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2

Short Answer - This would depend on the carrier airlines. Bureau of Civil Aviation security mandates no separate ID is required for infants/minors travelling with their parents. The airlines may require an age proof to ensure infant qualifies for infant fare. If you don't provide a proof, you may need to pay full fare to travel. A birth certificate is ...


2

Personal experience : I think birth certificate would be sufficient.


0

Some points are already covered by other responders but there is at least one more point that is missed and I'd like to cover that (esp contrasting priorities as I'll explain). In terms of maintenance and fueling, they have to do that and pass the plane as inspected and still good to go before deciding to continue as the next flight. In terms of liability, ...


-1

Southwest's conditions of carriage say (page 29, which is page 30 of the PDF): 7. Baggage [...] i. Limitations of liability (1) General. The liability, if any, of Carrier for loss of, damage to, or delay in the delivery of Checked or carryon Baggage and/or its contents, with the exception of wheelchairs, mobility aids, and ...


7

Airlines are private companies and they're free to do, or not do, business with whoever they want, as long as they comply with local discrimination law. If you cause serious disruption to a flight, for example by being violent or obnoxiously drunk or harrassing the crew or your fellow passengers, the airline can decide that it doesn't want to do business ...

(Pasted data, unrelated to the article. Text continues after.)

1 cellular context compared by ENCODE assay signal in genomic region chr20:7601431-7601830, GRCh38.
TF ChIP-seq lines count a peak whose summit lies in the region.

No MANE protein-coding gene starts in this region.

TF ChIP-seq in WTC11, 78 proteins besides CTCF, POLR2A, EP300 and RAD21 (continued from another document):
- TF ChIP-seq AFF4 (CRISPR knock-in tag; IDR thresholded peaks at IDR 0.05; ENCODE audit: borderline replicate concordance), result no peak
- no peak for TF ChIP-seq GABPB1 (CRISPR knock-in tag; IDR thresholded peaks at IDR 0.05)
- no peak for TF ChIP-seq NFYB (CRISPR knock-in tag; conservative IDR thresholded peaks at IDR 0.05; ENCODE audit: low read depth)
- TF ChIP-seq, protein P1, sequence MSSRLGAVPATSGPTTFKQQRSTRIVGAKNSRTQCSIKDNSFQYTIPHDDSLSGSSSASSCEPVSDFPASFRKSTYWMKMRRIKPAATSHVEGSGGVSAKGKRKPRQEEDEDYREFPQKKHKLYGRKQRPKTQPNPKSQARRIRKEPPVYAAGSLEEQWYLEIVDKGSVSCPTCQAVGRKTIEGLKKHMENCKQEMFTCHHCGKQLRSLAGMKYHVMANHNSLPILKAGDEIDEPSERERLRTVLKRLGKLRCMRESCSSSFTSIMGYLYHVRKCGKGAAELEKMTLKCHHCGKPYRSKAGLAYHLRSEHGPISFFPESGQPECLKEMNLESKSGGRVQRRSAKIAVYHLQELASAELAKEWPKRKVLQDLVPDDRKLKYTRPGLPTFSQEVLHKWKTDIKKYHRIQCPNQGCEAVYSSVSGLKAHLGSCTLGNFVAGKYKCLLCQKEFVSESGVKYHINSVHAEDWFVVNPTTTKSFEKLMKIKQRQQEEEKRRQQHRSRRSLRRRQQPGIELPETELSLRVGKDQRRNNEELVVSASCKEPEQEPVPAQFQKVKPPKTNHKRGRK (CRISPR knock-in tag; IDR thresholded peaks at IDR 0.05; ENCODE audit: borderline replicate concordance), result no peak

2

Unfortunately, racial discrimination is an extremely widespread problem. Nonetheless, various channels do exist that are supposed to address issues like the one you describe: Business: Complain to the airline. Legal: This probably won't help in your case, because most legal channels give recourse only when you suffer specific damage. If you are improperly ...


6

First may I empathize with your position, as it is unfortunate that anybody should be treated in this way. I think if you wish to deal with racism, you must take a different approach in your home country and in countries you visit. For your home country, fight the racism by supporting the causes that you know to be right. Follow your own judgment as fas as ...


0

Most boarding passes will have two times printed, the boarding time, and the departure time. Boarding time is typically 45 minutes before the departure time. Boarding is usually open for 15 minutes starting at the boarding time. If you do not get to the gate within 15 minutes of the boarding time, you are counted as a no-show. In Heathrow, you have to be ...


0

There are many intermediaries that will pursue a claim under the EU directive on your behalf: it's free for you if they can't obtain any compensation, and otherwise they take a percentage of the compensation. See discussion on Wikipedia. If you are not sure if you are eligible for compensation, you can always try filing your claim with such a service. It ...


5

I ran into this problem twice about 15 years ago with American Airlines – first time at the gate 10 minutes before scheduled departure, the second 15 minutes before, and each time already gone. Both times they rebooked me for later flights, but weren't apologetic about it. Second time, it completely messed up my itinerary (I needed to connect with someone ...


19

So anyhow, we reached there 2 min prior but were advised that the flight already left and the gate was closed. Say the flight "departure time" is 10:40:00 You simply can't arrive very close to that time. You have to arrive before the "gate closes". That's that. The time the gate closes is indeed given on the boarding pass stub, and elsewhere in many ...


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